A generalized statement on Moliere's theatre

2024-05-12 @Literature

I knew next to null of Moliere’s work or background prior to a series of frenetic reading sessions in the sole occupancy and stuffiness of Salvador’s French library. Moliere (1622-1673), in direct contrast to the other contemporary Racine (both baptised Jean-Baptiste) - the tragedian and the other major act of that sphere (next to also Pierre Corneille), catered to the comedy niche. Around thirty-five plays over fourteen years produced in total, the output continued to the very edge of death’s sickle following a fit during the fourth performance of 1673 Le Malade imaginaire.

That is, Moliere tended to also act a major role (of usually the most deranged, detestable type) across a good portion of the oeuvre, at least of the ten or so plays I’d read.

A bit on the Comedy dynamic. Comedies don’t have to strictly ridicule nor offend. But it appears Moliere preferred them such.

Per tradition, per Aristotle, a comedy (one not a genre-crosser, modernist or some contemporary absurdity) demands not but a fortuitous ending and some adequately jolly demeanor.

Shakespeare’s comedies weren’t the type to rattle cages in any clearly evident sense. But Shakespeare excelled in language, poetry and theatrical polyphony, compelled perhaps not by the need to criticise society but through subtle allegories and innuendoes, which he did. However troublesome or superficial the underlying narrative of some of those plays, they hardly disappoint for the ingenious, nonparallel employ of language.

A comedy can also aspire to a less poetic, but a stricter, harsher social commentary, yet otherwise follow tradition. That’s closer to Moliere.

I identify similar satirical makeup across Baudelaire’s poems, Gogol’s prose, Cervantes' Quijote, Swift’s allegories and essays, Aristophanes and my understanding of Horace’s work- though lacking any personal exposure to the latter. Some expressed views more transparently. Some more subtly through clever literary manoeuvre.

One could argue that Moliere was almost rambunctious in his satirical form of expression. Yet Moliere had the benefit of the King’s (Louis XIV) protection, the troupe actually titled La Troupe du Roy, in the old spelling. And the King appears to have loved most of Moliere’s work, even as the playwright was being smashed and battered for overstepping both the civil and theological boundaries, interpret as you will. Though the King also placed severe time demands on the troupe’s production timeline.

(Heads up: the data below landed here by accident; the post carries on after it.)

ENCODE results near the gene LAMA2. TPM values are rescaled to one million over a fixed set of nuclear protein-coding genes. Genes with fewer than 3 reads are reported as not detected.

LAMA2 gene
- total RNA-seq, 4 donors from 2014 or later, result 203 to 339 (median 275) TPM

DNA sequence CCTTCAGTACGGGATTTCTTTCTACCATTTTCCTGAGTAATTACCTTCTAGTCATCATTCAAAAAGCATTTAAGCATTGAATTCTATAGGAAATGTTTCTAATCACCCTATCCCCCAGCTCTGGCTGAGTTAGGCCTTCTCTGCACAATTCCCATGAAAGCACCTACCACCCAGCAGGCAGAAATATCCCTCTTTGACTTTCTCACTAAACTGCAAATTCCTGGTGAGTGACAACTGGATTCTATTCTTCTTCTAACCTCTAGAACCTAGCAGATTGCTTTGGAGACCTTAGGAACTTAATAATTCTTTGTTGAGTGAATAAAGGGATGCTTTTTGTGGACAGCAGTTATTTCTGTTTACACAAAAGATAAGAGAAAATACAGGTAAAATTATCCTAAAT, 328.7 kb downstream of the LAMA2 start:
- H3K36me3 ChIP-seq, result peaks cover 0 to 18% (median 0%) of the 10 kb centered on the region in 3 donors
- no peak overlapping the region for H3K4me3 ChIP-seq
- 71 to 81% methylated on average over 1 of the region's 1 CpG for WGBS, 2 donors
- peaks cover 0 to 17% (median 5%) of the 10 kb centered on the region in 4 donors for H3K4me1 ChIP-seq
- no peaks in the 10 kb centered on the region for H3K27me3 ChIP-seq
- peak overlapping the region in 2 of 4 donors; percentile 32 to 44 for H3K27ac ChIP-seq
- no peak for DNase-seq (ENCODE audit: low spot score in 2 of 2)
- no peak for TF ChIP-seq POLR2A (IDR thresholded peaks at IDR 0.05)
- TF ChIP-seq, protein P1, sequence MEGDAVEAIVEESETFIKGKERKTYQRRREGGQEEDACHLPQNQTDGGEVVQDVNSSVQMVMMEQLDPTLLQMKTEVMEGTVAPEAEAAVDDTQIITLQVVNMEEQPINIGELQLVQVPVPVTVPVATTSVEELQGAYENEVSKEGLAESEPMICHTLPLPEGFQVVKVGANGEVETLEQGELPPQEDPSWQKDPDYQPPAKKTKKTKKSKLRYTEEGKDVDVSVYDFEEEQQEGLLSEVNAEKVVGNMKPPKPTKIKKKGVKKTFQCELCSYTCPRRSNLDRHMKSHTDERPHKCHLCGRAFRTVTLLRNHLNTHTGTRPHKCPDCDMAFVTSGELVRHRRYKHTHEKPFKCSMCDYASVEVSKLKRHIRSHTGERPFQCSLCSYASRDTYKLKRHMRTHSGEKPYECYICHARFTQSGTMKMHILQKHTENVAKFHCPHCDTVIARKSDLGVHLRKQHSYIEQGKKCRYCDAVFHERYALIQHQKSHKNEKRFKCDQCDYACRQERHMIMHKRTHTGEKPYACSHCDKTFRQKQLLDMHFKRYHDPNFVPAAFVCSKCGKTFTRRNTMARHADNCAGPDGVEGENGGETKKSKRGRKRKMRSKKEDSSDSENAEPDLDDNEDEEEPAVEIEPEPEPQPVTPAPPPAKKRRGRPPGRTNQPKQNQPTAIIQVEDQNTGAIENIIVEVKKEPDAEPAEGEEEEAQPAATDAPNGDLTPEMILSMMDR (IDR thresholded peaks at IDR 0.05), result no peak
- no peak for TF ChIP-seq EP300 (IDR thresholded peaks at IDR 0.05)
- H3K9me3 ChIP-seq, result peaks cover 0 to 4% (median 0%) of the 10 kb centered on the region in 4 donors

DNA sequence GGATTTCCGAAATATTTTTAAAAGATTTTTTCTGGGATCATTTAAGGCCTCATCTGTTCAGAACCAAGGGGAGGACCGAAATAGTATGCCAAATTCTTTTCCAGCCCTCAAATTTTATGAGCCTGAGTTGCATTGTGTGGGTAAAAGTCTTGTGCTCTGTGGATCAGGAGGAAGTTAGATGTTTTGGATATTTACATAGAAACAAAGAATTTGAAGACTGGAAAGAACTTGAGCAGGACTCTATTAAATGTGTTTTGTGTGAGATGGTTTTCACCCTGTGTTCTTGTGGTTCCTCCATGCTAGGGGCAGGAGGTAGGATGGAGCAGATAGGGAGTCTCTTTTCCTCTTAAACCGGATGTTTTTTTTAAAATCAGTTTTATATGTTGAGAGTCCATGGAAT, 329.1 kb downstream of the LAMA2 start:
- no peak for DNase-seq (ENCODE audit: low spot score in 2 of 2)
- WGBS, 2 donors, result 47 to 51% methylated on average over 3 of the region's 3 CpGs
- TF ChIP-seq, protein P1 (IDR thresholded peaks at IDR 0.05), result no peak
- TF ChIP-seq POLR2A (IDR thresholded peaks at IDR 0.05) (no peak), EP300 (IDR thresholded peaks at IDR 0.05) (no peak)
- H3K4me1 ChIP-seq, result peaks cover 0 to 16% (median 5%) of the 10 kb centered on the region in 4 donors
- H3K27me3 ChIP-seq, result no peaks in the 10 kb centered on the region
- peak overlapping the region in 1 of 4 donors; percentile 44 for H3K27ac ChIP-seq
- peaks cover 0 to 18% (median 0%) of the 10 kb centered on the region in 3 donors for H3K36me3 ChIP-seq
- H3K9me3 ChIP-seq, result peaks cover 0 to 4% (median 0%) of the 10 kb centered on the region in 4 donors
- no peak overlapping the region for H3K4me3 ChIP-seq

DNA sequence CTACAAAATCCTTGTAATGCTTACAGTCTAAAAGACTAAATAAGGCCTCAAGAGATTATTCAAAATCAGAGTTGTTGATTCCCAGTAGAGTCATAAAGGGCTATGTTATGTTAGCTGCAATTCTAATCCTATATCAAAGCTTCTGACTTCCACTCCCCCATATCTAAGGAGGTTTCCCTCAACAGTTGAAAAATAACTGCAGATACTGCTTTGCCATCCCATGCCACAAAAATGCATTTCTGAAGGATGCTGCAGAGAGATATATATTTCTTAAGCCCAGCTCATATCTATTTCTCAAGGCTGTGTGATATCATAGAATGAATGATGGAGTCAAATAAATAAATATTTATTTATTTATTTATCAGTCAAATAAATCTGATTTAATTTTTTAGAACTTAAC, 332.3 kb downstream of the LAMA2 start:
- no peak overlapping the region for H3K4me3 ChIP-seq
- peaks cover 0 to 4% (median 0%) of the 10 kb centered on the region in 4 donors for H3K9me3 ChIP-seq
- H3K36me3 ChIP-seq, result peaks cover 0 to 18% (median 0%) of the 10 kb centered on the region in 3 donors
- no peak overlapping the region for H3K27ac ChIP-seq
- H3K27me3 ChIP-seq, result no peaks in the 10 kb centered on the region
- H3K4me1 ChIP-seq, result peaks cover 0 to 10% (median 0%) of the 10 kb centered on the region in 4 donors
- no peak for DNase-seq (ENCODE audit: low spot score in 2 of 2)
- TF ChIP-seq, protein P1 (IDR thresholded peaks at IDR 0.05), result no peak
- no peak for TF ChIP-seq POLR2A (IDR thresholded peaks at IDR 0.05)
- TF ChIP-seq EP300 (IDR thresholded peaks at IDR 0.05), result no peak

To put it succinctly and probably a bit naïvely, Moliere had the freedom to effectively ridicule any sector of society save for the King and his policies. And that’s ample room for freedom of expression - more than most had to work with in the sensitive loins of the satirical genre.

That’s not to say that numerous of Moliere’s plays didn’t fail or avoid interdiction. After all, it wasn’t the King determining their reception. Moliere played with fire, but made for a brilliant pyromaniac. Dom Juan, Tartuffe, Le Médecin malgré lui, Le Bourgeois gentilhomme, Le Malade imaginaire, these were ferocious, jostling statements.

Much of Moliere’s theatre, to soothe my earlier implication, wasn’t strictly wanting of the poetic element. A part of those plays were written in Alexandrine verse, a part in prose. Though one didn’t warrant beyond lyricism, while the other didn’t confine to verbal diatribe.

Plenty of texture to be felt among those plays: a particularly interesting feature involving the dance/ballet/choral preludes/interludes/epilogues (across some) to the extent of shaping the comedy-ballet category. In Le Bourgeois Gentilhomme I’m informed danced the very Louis XIV!

Some of these make for a play within a play, in verse, within the prosaic main feature. (Whereas Shakespeare intermingled verse and prose more liberally and with certain emphatic stratagem, which added yet another dimension to the oeuvre.)

Concerning Moliere’s language. From an étranger standpoint, I was extremely surprised to find the French this accessible: far more than the 19th/20th century symbolist authors. They call it the language of Moliere. Seems fitting, insofar that I couldn’t think of anyone better to impute. Whereas language of Shakespeare, concerning English, I always found bizarre to reconcile, assuming I didn’t downright imagine the notion.

Though I’m hardly qualified to judge, Moliere’s language appears a healthy range of vulgar vernacular precisely suitable for the comedy, in heavy contrast to Racine’s brooding and more challenging baroque. I even felt more fluidity in it than much of Shakespeare, despite my better familiarity with the English. Multiple inferences to be drawn, but let’s leave the point aside.

Overall this makes for some of the better theatre I’ve read over the last four years, after Shakespeare, whose like quality I struggle to assert elsewhere. But stronger than Marlowe or Webster. More intimate, more immortal than Shaw. Preferable to the translations of ancient Greeks, though doubtfully the originals. Better than Pushkin’s drama. (Unfamiliar with Chekov, to my regret.) No worse than Gogol’s Revisor, his preeminent comedy and absolutely the closest to Moliere in spirit that I’ve identified.

You get the idea. Meanwhile, I expect to write of a specific play or a handful, severally.

Questions, comments? Connect.